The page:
Miller, Fleetwood Mac, J. Giles Band all started as bluesy band. Gained popularity going more pop.





              > The Band, The Best of The Band -

              I'm still kicking myself for leaving a concert early and missing the Band - I was there to see the opener, Kansas, and after they were done the Band was supposed to go on. But a half-hour changeover turned into an hour, then turned into two, and I got so fed up that I left. As I was pulling out of the parking area, I heard them startplaying. D'oh. I should have stuck around. In case there's anyone wondering who the heck The Band is, they're the ones
              who do songs like "Up On Cripple Creek" and "The Weight" ("Oh, you don't know the shape I'm in"), sort of a rootsy, bluesy, nearly countryish rock band. Good stuff.

              Bice, we met at this concert at Tussey Mountain in Boalsburg, PA (Just outside State College--Penn State). In fact, I think I still have a very windy recording of the Kansas show in my closet that you gave me. It wasn't the Band. You missed nothing. Richard Manuel had long since passed away. Robbie Robertson wanted nothing to do with "The Band." The Band played all of Robertson's classics. Still, it was like seeing Kansas without Livgren, Walsh, and a violinist (Robby or Rags). Great songs poorly performed.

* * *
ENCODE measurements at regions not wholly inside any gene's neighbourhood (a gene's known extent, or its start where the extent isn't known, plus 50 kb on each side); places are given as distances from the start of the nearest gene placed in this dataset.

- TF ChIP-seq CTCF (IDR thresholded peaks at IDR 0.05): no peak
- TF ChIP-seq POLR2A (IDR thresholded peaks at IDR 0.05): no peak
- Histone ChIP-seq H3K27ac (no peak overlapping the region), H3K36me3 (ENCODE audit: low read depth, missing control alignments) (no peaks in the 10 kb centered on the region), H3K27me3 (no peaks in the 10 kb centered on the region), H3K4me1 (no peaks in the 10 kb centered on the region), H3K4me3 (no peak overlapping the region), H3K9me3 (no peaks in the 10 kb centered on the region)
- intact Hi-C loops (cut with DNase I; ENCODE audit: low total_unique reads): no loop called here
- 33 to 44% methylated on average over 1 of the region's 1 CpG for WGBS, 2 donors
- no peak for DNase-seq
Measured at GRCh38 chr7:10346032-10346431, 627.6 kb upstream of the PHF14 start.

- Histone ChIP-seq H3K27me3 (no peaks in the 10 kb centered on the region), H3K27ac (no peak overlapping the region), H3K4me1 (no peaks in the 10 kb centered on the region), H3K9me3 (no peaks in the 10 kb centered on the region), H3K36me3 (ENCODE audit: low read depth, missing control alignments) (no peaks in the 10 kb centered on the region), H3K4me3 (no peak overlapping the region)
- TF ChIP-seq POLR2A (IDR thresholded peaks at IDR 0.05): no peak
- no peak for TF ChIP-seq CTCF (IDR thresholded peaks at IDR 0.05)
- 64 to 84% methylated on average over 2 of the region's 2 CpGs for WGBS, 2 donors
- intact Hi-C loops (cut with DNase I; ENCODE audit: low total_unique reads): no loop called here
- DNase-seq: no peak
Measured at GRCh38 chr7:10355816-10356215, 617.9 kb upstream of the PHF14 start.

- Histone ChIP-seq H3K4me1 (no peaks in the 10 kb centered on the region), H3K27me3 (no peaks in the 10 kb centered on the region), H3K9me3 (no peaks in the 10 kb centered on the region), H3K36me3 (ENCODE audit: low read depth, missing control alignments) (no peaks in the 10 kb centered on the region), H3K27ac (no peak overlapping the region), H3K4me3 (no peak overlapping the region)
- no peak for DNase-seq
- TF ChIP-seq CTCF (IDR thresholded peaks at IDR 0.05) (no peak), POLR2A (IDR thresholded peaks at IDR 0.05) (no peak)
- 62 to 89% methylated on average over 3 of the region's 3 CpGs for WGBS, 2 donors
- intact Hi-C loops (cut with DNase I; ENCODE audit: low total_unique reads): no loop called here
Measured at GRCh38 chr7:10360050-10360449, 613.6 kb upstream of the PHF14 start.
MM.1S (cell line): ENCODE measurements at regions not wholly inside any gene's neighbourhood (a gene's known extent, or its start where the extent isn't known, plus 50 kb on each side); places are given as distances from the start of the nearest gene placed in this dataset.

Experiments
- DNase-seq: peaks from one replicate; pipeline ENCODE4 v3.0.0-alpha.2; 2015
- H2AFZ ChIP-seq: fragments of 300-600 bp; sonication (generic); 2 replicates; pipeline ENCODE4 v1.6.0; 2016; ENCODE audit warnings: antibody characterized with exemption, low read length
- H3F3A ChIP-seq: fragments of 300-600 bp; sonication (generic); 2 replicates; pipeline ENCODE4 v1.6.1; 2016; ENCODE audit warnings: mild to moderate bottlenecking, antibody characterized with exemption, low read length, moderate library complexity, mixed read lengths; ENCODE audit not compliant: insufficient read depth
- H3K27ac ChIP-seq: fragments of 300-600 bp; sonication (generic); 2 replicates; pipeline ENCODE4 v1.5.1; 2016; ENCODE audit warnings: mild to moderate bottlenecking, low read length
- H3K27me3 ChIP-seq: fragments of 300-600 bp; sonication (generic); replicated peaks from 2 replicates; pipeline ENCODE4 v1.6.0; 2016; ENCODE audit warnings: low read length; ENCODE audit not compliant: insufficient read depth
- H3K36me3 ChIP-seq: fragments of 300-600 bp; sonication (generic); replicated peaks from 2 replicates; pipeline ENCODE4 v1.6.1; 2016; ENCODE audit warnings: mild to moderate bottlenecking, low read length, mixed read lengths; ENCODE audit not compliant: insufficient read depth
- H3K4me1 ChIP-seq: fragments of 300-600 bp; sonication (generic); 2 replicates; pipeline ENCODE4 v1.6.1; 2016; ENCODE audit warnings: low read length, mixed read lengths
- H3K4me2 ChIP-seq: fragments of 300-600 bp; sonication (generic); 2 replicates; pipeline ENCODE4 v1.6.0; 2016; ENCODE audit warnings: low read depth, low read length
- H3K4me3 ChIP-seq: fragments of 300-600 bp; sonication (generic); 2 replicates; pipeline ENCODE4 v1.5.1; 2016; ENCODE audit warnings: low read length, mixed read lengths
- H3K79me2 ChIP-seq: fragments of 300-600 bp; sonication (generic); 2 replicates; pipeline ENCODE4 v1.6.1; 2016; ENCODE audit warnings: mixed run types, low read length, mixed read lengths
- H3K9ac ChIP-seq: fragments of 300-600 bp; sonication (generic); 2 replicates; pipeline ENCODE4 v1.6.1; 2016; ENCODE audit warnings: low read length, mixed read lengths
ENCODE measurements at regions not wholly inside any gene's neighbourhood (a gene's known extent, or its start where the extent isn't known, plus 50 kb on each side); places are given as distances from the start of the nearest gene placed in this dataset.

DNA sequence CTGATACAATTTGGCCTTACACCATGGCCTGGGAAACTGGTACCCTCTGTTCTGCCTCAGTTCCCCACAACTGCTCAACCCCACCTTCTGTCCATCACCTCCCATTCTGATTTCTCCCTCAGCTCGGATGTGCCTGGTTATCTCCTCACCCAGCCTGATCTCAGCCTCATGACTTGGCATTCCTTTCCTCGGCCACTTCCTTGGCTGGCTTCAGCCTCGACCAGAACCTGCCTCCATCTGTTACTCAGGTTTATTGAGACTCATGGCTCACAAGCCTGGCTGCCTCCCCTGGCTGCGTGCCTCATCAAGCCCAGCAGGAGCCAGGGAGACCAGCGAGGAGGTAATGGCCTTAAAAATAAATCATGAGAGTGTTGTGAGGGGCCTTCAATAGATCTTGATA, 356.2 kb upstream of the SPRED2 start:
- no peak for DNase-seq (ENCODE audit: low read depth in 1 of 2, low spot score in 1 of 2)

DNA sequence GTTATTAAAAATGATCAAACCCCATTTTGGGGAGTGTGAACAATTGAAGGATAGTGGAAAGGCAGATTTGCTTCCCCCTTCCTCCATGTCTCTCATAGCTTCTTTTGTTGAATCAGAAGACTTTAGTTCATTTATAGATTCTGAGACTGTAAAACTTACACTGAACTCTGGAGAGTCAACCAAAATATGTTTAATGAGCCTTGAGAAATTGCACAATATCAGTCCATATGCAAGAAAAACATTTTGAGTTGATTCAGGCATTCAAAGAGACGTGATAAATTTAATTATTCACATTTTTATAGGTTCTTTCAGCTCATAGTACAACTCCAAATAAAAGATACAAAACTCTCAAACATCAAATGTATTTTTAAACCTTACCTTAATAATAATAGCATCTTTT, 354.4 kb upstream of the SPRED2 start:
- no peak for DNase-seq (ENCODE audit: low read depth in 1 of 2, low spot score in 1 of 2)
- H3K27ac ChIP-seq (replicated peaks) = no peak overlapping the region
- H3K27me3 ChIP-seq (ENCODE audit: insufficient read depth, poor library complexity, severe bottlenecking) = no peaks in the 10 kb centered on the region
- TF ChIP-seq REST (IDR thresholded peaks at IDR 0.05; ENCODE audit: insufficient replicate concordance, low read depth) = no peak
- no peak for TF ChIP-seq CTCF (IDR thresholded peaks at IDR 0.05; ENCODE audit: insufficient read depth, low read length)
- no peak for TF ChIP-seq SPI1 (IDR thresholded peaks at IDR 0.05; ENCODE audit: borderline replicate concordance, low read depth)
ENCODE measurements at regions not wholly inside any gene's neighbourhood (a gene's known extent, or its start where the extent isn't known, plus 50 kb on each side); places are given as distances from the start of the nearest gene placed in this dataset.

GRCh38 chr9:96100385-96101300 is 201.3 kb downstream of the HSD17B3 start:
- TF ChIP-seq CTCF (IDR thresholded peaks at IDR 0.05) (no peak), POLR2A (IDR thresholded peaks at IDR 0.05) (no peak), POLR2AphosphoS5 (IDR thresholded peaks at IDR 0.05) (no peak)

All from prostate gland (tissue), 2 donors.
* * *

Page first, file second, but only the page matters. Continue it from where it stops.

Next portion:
Jim B.




              "Those who would give up essential liberty to purchase a little temporary safety deserve neither liberty nor safety." Benjamin Franklin
            • Bob Eichler
              ... Now that you mention it, I think that s the version that I have. I heard the Best of version first, so the first time I heard the Song For America album
              Message 6 of 6 , Feb 28, 2006
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                "T. J. Higgins " <tjhiggin@...> wrote:

                >On Sun, Feb 26, 2006 at 10:31:58PM -0000, biceeichler wrote:
                > > Kansas, The Best of Kansas - [...]
                >
                >There's one "Best of Kansas" out there that has a shortened